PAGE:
The claims: Aloe vera water (aka the juice from the aloe vera plant) promises to alkalize the body, fight inflammation, promote a healthy digestive system, strengthen the immune system, and more. With over 200 biologically active amino acids, vitamins, antioxidants, enzymes, and minerals, the benefits of drinking aloe vera extend to everything weight, stress, and energy regulation, to promoting healthy hair and skin.
The verdict: The healing properties of aloe vera have been confirmed many times over. And there are several studies confirming the benefits of ingesting the juice, namely the glucose-regulating effects. The taste is hard to put your finger on. Some people love it. Some people don't. (Personally, we prefer the lemon-flavored varieties to the plain ones.)
The rating: A
The claims: And then there's good old alkaline water. It's just water that's been pH-adjusted to nine or higher. The claims, like all the waters on this page, state that it's ultra-hydrating. But the main benefit of drinking alkaline water is that it neutralizes the acidity in our bodies and cleanses acid waste products from our cells, tissues, and organs. Alkaline water also has antioxidant properties that neutralize free radicals in your bloodstream and block free-radical damage to your body.
The verdict: The list of health promises ranges from strengthening your bones to boosting your metabolism. However, the research to back up these claims is not definitive. And yet many people swear by it. Our take? If you're in need of a bottle of water, go for it. But don't go out of your way to alkalize every sip you take.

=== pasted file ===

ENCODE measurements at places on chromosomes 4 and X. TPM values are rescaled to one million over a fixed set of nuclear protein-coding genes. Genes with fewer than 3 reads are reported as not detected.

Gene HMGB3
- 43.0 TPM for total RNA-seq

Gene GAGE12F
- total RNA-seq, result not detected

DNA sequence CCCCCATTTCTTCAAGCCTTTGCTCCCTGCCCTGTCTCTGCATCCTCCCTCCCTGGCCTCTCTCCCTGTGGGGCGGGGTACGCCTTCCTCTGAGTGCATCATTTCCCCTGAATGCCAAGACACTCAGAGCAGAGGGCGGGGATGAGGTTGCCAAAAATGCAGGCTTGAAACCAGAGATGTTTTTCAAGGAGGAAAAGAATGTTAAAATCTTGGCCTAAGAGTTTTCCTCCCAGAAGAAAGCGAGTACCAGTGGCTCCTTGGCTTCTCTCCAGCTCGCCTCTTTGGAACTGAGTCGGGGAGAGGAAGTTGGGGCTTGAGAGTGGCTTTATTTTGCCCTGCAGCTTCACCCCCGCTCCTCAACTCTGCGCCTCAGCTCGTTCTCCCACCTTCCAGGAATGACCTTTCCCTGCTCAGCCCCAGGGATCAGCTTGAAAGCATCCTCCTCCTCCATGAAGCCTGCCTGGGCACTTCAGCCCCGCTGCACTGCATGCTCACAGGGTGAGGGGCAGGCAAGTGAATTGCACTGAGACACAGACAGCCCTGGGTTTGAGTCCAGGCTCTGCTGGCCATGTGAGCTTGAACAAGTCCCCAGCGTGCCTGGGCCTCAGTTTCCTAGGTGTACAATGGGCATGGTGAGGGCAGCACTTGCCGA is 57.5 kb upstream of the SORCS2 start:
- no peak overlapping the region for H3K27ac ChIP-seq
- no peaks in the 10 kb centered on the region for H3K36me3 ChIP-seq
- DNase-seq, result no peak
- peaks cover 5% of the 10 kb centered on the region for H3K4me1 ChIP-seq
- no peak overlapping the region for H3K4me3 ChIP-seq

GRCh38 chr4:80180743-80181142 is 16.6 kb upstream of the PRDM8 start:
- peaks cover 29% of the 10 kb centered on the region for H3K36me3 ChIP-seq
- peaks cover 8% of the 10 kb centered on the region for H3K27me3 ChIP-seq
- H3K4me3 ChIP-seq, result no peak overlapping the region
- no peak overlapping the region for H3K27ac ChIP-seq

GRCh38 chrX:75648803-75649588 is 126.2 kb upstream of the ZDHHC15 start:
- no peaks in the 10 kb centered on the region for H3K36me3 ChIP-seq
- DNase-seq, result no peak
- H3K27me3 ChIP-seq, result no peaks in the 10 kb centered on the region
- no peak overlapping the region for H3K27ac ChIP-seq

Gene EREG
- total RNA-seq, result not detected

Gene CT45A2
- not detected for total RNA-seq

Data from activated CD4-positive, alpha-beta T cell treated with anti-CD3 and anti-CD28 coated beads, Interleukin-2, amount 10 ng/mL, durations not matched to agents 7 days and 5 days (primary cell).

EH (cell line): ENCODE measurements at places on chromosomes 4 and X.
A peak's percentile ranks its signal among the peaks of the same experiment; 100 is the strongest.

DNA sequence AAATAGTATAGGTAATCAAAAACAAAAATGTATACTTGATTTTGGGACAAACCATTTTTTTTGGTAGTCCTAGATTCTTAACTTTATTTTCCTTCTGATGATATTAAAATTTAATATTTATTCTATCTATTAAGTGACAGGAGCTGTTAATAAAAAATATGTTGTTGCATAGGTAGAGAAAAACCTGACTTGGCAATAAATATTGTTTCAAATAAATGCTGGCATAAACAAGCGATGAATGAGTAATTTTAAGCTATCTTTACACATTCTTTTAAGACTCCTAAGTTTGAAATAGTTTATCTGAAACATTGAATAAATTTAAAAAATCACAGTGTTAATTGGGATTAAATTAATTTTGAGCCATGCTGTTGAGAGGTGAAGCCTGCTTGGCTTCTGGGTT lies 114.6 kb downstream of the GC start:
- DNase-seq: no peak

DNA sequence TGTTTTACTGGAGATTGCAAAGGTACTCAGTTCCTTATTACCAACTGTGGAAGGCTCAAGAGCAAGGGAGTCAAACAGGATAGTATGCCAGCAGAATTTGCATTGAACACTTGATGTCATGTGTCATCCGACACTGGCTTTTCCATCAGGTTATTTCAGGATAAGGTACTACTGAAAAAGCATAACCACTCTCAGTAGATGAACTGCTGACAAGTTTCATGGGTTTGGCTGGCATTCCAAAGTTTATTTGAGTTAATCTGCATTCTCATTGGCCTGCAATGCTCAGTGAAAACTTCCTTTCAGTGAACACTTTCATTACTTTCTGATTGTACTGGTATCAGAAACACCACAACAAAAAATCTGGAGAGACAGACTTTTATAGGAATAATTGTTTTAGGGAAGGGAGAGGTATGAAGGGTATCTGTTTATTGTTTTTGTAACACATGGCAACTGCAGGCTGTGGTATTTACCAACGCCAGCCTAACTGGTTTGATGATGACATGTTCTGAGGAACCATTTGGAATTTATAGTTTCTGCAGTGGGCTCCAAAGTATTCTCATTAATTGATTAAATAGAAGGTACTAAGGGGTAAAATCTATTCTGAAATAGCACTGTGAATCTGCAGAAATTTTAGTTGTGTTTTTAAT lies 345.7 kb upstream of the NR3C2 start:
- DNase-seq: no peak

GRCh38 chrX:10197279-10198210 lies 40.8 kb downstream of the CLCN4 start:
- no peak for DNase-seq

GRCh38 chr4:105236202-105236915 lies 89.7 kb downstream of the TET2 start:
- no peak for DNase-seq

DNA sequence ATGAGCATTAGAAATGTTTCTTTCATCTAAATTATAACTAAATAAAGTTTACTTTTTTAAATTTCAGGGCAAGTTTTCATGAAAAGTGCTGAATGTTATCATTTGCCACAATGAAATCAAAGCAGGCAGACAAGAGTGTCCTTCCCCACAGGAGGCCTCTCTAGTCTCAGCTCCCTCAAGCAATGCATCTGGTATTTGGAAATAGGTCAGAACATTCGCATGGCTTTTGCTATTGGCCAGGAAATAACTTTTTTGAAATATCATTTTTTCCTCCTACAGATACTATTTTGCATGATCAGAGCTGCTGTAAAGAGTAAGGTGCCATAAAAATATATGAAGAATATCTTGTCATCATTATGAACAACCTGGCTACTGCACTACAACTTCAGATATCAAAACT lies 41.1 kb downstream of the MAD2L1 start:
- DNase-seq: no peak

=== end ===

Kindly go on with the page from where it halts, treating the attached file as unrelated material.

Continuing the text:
The rating: B
The claims: Increased energy, curbed appetite, and improved digestion are just a few of the benefits associated with drinking chlorophyll water. It neutralizes the toxins associated with eating high-fat, high-carb foods. Plus, it’s a super-potent antioxidant that promotes healing and cleansing, including binding to heavy metals and helping kill off candida.
The verdict: Studies show chlorophyll water is legitimate. Drinking the green H2O will stabilize your blood sugar, helping you control cravings. And it's calorie-free.
The rating: A
The claims: Yes, rose water. You may be used to spritzing it on your face, but now you can sip it too. Why? For many of the same reasons you use rose in your skincare routine. It's said to hydrate your skin and provide anti-aging boons, thanks to the antioxidants. Many also say it provides stress relief and supports digestive functions.
The verdict: While there are plenty of studies on the rose petals and the many beauty benefits they offer, the benefits of sipping on the floral water have not backed up by science (yet). If you like drinking things that taste like your skincare products, bottoms up.
The rating: C
The claims: Hydrogen-infused water (which has been favorite in Asia for years) acts as a powerful antioxidant, offering enhanced cellular protection against free radicals and inflammation. The hydrogen molecule has been said to aid muscles in recovery; increase energy levels; relieve fatigue; ease hangovers, allergies, and jet lag; fight inflammation; and improve circulation.
The verdict: There are more studies that need to be done to verify all of the claims, but research does show that drinking hydrogen-rich water can prevent metabolic syndrome and the symptoms associated with it like obesity, insulin resistance, hypertension, and high cholesterol.
The rating: A-
Have you tried any of these wellness waters? How did your favorite come out? Tell us in the comments below!